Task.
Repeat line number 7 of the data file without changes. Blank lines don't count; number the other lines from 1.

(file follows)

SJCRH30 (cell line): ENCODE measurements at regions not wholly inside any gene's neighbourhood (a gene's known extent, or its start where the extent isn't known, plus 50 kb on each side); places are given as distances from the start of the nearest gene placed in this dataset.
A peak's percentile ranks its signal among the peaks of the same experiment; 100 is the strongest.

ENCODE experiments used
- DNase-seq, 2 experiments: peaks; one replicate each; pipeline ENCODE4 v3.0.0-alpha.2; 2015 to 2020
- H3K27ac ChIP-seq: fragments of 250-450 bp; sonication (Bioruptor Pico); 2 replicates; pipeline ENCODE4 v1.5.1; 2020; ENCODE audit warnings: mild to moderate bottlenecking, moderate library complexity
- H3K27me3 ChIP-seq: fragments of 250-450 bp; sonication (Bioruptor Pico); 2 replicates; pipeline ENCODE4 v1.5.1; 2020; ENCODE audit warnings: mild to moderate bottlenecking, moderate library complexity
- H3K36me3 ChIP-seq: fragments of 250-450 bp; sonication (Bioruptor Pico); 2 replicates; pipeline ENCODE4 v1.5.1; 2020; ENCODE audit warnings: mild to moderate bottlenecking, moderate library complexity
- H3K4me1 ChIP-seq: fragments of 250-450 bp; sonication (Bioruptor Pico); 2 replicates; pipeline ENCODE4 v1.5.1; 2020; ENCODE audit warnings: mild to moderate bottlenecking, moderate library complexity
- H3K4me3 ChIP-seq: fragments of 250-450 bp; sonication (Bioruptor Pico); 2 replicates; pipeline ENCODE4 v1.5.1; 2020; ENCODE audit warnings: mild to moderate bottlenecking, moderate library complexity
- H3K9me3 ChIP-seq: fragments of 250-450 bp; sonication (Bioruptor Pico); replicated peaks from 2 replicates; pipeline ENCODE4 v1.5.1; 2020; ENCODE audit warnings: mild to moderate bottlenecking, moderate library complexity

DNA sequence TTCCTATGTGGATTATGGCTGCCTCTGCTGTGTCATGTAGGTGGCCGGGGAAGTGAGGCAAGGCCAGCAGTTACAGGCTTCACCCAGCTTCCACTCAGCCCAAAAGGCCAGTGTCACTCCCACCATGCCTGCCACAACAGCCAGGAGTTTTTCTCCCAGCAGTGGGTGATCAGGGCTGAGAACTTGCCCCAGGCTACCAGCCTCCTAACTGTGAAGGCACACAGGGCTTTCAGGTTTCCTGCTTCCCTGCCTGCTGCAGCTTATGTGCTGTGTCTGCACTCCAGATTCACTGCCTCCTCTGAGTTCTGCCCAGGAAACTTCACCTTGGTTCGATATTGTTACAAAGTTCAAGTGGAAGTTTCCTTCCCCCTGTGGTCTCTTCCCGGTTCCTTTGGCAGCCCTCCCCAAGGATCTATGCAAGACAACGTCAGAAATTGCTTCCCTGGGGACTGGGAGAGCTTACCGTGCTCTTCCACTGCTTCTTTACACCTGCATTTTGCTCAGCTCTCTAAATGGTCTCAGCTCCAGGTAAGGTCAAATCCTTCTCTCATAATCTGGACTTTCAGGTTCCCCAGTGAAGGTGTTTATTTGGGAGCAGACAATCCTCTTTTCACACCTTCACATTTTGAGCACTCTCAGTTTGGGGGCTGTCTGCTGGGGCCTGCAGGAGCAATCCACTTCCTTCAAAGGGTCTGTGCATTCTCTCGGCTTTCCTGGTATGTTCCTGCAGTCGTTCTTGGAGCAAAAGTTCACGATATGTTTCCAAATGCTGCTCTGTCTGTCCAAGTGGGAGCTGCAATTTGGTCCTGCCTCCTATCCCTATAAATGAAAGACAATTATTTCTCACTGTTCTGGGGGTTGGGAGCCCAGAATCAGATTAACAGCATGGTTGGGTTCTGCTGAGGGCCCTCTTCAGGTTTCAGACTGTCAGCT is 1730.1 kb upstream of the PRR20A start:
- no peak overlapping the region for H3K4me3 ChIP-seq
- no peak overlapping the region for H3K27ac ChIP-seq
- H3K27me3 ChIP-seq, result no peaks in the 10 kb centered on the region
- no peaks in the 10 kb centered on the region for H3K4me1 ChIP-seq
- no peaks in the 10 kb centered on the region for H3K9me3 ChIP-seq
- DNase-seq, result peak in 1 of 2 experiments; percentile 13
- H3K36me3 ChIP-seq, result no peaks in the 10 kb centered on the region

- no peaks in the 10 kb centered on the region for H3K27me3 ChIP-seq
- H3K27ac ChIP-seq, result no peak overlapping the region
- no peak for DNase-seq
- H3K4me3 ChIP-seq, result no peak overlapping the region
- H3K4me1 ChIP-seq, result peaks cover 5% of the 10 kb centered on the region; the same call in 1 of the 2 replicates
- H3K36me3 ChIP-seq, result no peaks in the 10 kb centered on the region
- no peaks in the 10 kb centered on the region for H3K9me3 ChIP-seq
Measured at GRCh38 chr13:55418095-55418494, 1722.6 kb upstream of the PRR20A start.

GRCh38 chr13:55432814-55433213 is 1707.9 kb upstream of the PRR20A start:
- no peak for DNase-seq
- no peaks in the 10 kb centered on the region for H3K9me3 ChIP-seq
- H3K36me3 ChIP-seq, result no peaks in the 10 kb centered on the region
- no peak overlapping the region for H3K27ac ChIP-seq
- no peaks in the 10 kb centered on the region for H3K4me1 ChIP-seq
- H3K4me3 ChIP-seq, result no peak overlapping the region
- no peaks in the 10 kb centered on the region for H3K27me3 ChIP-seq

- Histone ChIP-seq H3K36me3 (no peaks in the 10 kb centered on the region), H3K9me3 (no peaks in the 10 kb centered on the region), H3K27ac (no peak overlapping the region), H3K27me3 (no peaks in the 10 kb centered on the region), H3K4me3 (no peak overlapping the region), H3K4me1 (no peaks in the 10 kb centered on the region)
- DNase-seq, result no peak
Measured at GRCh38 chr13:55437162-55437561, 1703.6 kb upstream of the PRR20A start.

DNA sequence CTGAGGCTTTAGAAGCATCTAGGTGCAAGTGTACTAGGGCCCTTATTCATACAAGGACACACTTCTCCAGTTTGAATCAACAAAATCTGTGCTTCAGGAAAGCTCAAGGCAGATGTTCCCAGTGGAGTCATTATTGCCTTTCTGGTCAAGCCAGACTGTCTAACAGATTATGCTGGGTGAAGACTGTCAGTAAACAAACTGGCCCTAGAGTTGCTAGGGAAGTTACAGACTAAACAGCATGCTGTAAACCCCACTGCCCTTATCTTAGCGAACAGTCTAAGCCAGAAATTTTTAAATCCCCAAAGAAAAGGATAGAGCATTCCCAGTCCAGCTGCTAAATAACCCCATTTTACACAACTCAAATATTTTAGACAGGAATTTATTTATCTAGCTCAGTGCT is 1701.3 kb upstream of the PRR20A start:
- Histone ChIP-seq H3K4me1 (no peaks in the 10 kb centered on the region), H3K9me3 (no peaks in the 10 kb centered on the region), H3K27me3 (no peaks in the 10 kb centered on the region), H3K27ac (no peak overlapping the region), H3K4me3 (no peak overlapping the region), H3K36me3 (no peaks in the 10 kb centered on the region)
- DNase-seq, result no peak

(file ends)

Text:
- H3K36me3 ChIP-seq: fragments of 250-450 bp; sonication (Bioruptor Pico); 2 replicates; pipeline ENCODE4 v1.5.1; 2020; ENCODE audit warnings: mild to moderate bottlenecking, moderate library complexity